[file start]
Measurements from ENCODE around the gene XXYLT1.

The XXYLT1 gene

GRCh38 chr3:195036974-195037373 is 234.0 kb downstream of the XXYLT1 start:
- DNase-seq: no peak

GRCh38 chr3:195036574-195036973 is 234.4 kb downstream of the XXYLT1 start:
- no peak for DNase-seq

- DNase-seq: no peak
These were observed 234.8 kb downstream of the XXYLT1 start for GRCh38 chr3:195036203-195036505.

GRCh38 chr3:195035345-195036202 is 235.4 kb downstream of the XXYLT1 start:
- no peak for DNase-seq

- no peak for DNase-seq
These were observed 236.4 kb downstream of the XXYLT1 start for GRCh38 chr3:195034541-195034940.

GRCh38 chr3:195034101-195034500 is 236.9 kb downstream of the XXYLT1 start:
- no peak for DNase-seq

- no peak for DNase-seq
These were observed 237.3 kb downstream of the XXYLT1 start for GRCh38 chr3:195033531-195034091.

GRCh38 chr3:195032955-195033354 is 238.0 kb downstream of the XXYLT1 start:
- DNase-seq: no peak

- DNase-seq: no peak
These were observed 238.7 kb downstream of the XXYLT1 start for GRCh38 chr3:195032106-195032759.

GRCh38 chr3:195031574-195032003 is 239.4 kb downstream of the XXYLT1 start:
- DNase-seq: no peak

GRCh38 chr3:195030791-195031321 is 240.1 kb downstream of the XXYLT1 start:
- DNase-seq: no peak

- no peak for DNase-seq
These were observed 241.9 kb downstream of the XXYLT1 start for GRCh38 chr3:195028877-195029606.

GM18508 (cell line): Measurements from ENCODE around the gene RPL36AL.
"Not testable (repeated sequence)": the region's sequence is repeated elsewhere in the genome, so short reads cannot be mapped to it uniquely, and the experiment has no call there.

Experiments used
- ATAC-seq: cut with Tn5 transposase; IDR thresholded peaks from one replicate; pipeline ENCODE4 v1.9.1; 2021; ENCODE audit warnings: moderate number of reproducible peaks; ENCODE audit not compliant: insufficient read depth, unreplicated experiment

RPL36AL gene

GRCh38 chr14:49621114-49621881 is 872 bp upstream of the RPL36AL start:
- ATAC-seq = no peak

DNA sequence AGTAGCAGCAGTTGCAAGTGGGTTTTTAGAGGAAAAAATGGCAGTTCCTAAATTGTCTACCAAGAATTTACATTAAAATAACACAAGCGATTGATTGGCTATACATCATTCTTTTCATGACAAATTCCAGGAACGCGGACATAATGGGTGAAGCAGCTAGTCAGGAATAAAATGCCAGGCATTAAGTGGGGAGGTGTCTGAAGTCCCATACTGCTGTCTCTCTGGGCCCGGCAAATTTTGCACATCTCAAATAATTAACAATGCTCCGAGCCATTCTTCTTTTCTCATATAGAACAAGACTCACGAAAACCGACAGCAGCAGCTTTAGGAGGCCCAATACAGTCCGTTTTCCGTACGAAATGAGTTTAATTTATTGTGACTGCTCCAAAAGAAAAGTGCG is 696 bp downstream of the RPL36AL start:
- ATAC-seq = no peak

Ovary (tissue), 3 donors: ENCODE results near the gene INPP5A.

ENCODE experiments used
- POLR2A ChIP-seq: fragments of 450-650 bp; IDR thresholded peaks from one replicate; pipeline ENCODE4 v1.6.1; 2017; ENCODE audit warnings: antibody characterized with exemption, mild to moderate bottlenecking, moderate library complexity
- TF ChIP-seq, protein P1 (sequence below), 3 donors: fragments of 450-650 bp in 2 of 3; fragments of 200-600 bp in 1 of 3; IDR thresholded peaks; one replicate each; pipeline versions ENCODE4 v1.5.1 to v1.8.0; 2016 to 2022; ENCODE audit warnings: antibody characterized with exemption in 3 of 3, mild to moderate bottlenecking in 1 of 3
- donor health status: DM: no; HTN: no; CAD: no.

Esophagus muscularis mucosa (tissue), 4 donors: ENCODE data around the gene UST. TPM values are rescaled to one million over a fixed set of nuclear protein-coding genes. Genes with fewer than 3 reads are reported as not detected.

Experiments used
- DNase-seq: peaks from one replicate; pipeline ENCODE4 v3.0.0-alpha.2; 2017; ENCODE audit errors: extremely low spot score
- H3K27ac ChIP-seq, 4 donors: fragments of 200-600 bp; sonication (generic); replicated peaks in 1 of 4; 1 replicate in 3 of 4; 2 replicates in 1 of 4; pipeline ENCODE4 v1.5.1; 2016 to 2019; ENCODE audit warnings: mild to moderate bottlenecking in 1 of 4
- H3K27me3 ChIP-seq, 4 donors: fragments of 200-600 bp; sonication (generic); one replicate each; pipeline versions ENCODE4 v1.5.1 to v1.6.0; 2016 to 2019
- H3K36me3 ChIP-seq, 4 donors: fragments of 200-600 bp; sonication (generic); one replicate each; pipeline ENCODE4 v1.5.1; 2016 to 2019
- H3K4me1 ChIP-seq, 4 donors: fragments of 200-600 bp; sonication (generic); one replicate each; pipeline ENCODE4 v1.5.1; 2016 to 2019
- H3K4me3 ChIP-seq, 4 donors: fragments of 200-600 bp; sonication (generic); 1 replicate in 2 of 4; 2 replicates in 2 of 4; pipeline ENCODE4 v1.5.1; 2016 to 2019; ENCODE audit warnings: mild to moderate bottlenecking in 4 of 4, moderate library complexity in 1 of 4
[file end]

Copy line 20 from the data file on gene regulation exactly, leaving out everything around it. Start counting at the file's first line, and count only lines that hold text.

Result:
These were observed 238.7 kb downstream of the XXYLT1 start for GRCh38 chr3:195032106-195032759.